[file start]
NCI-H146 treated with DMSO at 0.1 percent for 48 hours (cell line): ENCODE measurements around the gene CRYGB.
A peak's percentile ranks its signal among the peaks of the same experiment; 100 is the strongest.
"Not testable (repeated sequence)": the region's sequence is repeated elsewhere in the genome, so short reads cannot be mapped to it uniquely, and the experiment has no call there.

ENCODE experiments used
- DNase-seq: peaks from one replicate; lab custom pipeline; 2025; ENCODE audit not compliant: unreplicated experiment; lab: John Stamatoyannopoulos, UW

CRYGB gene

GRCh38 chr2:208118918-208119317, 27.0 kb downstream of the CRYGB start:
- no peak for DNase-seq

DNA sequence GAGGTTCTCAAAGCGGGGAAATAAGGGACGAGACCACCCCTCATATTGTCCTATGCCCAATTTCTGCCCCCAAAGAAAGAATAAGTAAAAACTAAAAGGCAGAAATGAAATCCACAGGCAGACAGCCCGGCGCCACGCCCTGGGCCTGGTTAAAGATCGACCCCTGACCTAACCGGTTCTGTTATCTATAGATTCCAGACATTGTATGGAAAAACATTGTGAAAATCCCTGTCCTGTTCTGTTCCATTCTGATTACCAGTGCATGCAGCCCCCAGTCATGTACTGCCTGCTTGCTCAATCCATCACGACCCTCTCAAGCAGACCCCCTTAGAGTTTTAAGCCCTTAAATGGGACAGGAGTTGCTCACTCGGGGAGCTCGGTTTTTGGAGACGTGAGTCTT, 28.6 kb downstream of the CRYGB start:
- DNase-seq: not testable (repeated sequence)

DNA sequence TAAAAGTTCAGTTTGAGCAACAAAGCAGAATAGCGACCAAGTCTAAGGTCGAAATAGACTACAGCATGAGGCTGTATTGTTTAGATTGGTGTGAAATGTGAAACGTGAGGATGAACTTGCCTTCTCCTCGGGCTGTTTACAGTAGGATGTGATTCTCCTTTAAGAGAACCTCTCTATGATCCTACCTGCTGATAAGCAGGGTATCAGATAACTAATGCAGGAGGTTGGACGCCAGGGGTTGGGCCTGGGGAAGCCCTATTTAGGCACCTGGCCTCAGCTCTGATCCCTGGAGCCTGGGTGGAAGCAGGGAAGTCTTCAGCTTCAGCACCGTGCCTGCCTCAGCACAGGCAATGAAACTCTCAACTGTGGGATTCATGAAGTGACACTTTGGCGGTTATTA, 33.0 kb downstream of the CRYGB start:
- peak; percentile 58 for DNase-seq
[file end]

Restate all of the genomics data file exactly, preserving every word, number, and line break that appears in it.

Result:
NCI-H146 treated with DMSO at 0.1 percent for 48 hours (cell line): ENCODE measurements around the gene CRYGB.
A peak's percentile ranks its signal among the peaks of the same experiment; 100 is the strongest.
"Not testable (repeated sequence)": the region's sequence is repeated elsewhere in the genome, so short reads cannot be mapped to it uniquely, and the experiment has no call there.

ENCODE experiments used
- DNase-seq: peaks from one replicate; lab custom pipeline; 2025; ENCODE audit not compliant: unreplicated experiment; lab: John Stamatoyannopoulos, UW

CRYGB gene

GRCh38 chr2:208118918-208119317, 27.0 kb downstream of the CRYGB start:
- no peak for DNase-seq

DNA sequence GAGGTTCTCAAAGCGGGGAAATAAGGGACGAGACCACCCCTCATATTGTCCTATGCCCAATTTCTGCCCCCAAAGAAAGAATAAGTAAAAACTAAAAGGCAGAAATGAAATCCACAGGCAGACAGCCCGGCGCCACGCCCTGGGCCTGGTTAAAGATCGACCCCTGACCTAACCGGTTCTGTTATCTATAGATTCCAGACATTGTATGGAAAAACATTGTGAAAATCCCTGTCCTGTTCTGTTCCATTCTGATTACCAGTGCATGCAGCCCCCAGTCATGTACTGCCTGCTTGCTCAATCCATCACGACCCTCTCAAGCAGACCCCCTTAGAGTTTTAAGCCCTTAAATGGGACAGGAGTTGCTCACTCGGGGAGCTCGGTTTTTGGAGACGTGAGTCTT, 28.6 kb downstream of the CRYGB start:
- DNase-seq: not testable (repeated sequence)

DNA sequence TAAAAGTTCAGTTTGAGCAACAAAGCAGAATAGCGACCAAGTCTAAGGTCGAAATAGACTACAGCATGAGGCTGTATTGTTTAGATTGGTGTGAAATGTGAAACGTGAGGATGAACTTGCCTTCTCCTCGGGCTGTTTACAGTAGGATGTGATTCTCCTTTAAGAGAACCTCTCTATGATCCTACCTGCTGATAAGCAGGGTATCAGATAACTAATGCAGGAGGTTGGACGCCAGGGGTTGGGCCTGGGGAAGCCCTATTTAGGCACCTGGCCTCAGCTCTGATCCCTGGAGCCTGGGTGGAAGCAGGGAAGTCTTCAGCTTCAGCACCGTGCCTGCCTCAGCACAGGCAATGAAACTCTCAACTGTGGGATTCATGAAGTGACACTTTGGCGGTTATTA, 33.0 kb downstream of the CRYGB start:
- peak; percentile 58 for DNase-seq